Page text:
a work in progress
I lost the thought.
I hate when that happens
Something about the monument?
It was a little ramble I had wanted to set out on
But now it’s gone
Just like that
A writer I love likes to follow words around. As I turn my attention to what bothers me, I find a couple of words keep turning up, as if they are following me around.
Why bother. What’s the use? A mean expression of resignation that dogs me. Instead, let it be a plea, a demand.
What use is history?
My mother is keeper of the family archives and teller of the lore. Rubbing up against a thorny family history, I struggle over how to respond to and understand a deeply rooted and often obfuscated sexist and racist legacy. As I look for spaces where I may give voice and context to difficult stories that have become subtle, and not so subtle instruments of oppression, I want to know: how will I keep and retell the past?
What bothers me at the moment is one particular piece of family lore. The story itself is deeply problematic, but what is more so is the attachment this very old tale continues to endear. I wonder how notions of home, family, and family lore as powerful objects of attachment and sentimentality are used:
By the family
By the state
Used to serve a contemporary nationalist, anti feminist, and white supremacist agenda.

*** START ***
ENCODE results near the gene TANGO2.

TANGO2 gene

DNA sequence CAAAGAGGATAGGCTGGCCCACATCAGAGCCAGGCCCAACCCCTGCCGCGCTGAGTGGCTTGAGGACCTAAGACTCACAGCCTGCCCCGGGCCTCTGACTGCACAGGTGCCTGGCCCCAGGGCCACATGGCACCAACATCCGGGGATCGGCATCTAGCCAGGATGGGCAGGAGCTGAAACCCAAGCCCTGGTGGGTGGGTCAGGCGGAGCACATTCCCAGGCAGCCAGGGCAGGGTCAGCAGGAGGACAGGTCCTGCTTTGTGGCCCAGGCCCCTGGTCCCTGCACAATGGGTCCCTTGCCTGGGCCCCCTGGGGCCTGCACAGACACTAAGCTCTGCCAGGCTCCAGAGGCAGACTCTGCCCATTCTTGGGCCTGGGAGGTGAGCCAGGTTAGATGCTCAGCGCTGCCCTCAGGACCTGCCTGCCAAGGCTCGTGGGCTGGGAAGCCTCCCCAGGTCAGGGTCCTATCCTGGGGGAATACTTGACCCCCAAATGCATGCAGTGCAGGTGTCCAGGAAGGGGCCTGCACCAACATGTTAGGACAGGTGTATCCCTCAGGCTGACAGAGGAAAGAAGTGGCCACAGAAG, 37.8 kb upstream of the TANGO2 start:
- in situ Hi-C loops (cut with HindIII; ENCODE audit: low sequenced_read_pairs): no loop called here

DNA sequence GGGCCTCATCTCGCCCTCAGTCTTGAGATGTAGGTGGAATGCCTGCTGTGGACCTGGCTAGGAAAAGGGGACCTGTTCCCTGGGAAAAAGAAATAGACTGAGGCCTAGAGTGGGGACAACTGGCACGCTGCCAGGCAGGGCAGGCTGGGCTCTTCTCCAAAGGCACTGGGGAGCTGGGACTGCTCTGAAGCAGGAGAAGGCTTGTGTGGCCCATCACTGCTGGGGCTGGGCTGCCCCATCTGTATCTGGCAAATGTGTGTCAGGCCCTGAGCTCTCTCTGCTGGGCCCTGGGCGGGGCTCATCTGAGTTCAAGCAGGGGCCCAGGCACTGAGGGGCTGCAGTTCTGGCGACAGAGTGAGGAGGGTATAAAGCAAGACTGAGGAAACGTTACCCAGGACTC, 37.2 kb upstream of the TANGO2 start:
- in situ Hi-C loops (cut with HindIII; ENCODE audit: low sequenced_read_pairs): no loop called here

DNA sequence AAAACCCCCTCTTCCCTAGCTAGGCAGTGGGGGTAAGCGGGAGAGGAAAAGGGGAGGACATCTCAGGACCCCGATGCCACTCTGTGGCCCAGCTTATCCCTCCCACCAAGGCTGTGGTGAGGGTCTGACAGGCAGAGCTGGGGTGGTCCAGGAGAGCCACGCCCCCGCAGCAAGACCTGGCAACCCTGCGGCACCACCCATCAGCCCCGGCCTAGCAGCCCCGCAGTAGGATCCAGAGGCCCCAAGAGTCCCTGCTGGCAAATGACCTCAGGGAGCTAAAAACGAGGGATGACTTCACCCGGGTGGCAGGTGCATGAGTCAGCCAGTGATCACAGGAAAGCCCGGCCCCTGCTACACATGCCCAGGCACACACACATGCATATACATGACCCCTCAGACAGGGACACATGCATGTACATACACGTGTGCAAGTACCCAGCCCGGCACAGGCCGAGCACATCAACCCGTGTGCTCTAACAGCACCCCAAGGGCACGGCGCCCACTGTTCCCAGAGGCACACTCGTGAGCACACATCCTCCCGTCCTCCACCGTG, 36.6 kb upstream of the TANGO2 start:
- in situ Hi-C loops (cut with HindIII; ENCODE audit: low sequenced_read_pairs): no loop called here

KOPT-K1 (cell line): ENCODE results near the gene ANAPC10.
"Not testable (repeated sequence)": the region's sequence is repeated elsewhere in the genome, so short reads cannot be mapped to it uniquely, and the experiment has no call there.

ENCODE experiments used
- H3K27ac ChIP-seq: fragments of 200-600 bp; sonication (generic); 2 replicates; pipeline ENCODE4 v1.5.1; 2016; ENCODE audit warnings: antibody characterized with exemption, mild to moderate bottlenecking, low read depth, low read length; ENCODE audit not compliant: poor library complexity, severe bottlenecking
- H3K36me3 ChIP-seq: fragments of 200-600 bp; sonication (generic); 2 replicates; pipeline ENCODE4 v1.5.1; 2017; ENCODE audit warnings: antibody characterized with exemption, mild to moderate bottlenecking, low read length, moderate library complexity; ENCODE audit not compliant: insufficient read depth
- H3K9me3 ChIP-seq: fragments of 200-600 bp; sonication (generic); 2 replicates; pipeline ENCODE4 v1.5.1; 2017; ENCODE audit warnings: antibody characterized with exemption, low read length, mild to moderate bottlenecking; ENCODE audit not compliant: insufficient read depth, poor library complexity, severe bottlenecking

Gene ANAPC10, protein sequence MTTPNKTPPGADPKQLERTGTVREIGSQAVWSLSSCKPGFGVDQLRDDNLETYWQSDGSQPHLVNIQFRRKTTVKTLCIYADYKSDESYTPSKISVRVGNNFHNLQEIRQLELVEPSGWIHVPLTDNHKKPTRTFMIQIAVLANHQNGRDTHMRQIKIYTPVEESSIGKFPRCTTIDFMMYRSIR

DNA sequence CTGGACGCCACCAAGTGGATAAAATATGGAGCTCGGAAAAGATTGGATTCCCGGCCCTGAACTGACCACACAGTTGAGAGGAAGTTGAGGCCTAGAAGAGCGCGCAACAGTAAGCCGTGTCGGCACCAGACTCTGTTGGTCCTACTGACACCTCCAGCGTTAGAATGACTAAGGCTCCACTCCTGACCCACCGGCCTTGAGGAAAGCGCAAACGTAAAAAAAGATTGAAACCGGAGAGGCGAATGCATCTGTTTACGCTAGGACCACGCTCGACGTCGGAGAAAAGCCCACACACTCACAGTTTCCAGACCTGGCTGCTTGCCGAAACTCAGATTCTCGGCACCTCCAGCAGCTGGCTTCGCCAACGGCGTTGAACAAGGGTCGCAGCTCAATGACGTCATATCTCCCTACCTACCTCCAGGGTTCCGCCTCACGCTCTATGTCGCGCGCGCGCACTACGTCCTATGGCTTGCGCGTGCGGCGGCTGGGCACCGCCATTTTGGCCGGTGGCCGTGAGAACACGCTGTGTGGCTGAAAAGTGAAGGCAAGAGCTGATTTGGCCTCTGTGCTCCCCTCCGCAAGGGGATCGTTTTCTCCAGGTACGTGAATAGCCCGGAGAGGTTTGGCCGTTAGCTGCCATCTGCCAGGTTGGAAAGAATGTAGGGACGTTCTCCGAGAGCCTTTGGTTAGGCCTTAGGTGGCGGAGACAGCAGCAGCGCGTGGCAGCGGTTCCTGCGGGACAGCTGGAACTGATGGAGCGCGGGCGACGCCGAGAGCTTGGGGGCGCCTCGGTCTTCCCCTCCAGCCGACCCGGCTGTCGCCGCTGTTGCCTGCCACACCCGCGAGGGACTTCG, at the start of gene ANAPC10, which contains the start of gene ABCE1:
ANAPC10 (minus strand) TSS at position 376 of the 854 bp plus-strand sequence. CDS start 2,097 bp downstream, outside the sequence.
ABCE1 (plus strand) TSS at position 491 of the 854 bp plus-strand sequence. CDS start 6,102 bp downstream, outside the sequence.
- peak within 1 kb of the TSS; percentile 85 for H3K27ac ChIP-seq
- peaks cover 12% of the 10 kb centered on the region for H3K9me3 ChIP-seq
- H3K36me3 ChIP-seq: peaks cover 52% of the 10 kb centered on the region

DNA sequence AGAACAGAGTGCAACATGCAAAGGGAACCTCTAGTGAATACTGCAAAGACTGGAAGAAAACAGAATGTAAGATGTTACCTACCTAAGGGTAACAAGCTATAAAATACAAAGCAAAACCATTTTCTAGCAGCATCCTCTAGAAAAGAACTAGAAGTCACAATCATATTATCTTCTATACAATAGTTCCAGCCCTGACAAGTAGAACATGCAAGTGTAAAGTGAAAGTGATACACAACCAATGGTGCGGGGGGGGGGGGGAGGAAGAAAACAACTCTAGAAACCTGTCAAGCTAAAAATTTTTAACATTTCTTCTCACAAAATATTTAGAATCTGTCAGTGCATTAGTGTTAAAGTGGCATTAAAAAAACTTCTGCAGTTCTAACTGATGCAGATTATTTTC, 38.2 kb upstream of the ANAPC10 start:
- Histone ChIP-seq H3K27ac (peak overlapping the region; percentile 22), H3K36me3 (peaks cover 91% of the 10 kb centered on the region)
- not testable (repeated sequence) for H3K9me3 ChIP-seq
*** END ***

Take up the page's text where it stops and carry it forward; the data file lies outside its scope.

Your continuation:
I start by investigating the objects surrounding this piece of family lore (and well known New England captivity tale) that serve to form attachments to this day: monuments, literature, an official“family” association, and cultural knick knacks.
What use is captivity?
How are we held captive?
How do we hold another, others captive?
The story of my ancestor’s captivity was recorded by Cotton Mather, a puritan minister and writer, and included in at least three of his sermons. It was also noted in at least three personal diaries that survive. My ancestor did not write her own account in her own words because, so I have read, she could not read or write.
An action is right if its consequence is good.
The story was recorded and then faded until the early ninteenth century during Manifest Destiny, when the nation was pushing west, taking land, claiming it as God’s will.
Then, the story was resurrected and appeared in “every history book of the day”. Thoreau, Hawthorne, Whittier all wrote a version. Was it used to help justify Manifest Destiny?
What use history?
Revisting Linda Nochlin’s 1971 essay, Why Have There Been No Great Women Artists.
Just the other week I sat in a room and listened to a man speak about how performance art is still treated as a fringe subject in the university. He suggested that one problem is that the powers that be do not properly understand and recognize its history. Then he proceeded to give a very brief outline of said history: Duchamp, Cage, Kaprow...
Not a mention of women artists till he came to the 1980s. Huh?
Wanting to cite differently.
In researching my ancestor’s story, I find myself deep in 19th century United States, reading literature from the time and about the literature of the time. I am also reading a book I got for Christmas, Love and Capital, the story of Karl and Jenny Marx, and here I am now traipsing through Europe during the same time period...